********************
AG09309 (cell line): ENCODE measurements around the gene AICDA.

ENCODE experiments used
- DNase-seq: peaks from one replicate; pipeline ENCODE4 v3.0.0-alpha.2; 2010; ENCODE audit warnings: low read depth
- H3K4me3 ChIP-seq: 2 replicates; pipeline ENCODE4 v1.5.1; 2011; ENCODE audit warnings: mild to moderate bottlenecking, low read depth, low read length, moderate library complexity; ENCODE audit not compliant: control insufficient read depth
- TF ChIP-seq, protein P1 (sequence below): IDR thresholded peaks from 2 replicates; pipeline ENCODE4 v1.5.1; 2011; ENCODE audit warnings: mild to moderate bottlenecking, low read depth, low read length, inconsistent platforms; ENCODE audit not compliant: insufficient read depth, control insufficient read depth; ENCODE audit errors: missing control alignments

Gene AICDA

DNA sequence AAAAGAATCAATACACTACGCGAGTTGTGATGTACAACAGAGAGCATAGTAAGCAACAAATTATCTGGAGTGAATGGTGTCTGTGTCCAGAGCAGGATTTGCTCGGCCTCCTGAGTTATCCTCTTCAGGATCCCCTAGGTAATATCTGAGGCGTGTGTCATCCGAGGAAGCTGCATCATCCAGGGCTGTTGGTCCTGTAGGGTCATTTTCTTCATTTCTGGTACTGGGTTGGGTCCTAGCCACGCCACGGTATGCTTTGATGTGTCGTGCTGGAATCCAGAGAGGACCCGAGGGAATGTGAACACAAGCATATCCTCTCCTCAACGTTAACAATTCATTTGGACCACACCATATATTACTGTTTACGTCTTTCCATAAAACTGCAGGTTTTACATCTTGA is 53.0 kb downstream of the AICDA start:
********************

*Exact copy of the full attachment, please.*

AG09309 (cell line): ENCODE measurements around the gene AICDA.

ENCODE experiments used
- DNase-seq: peaks from one replicate; pipeline ENCODE4 v3.0.0-alpha.2; 2010; ENCODE audit warnings: low read depth
- H3K4me3 ChIP-seq: 2 replicates; pipeline ENCODE4 v1.5.1; 2011; ENCODE audit warnings: mild to moderate bottlenecking, low read depth, low read length, moderate library complexity; ENCODE audit not compliant: control insufficient read depth
- TF ChIP-seq, protein P1 (sequence below): IDR thresholded peaks from 2 replicates; pipeline ENCODE4 v1.5.1; 2011; ENCODE audit warnings: mild to moderate bottlenecking, low read depth, low read length, inconsistent platforms; ENCODE audit not compliant: insufficient read depth, control insufficient read depth; ENCODE audit errors: missing control alignments

Gene AICDA

DNA sequence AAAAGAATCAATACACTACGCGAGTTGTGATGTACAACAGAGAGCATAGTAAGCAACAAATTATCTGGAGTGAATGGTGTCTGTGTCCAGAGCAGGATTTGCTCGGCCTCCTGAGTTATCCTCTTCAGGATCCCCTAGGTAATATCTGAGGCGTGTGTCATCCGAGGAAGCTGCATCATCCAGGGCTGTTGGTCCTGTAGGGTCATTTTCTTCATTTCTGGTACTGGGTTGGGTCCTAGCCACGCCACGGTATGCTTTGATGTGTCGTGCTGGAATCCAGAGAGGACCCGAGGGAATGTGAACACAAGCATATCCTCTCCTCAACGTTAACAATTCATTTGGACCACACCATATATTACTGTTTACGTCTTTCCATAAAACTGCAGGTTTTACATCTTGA is 53.0 kb downstream of the AICDA start: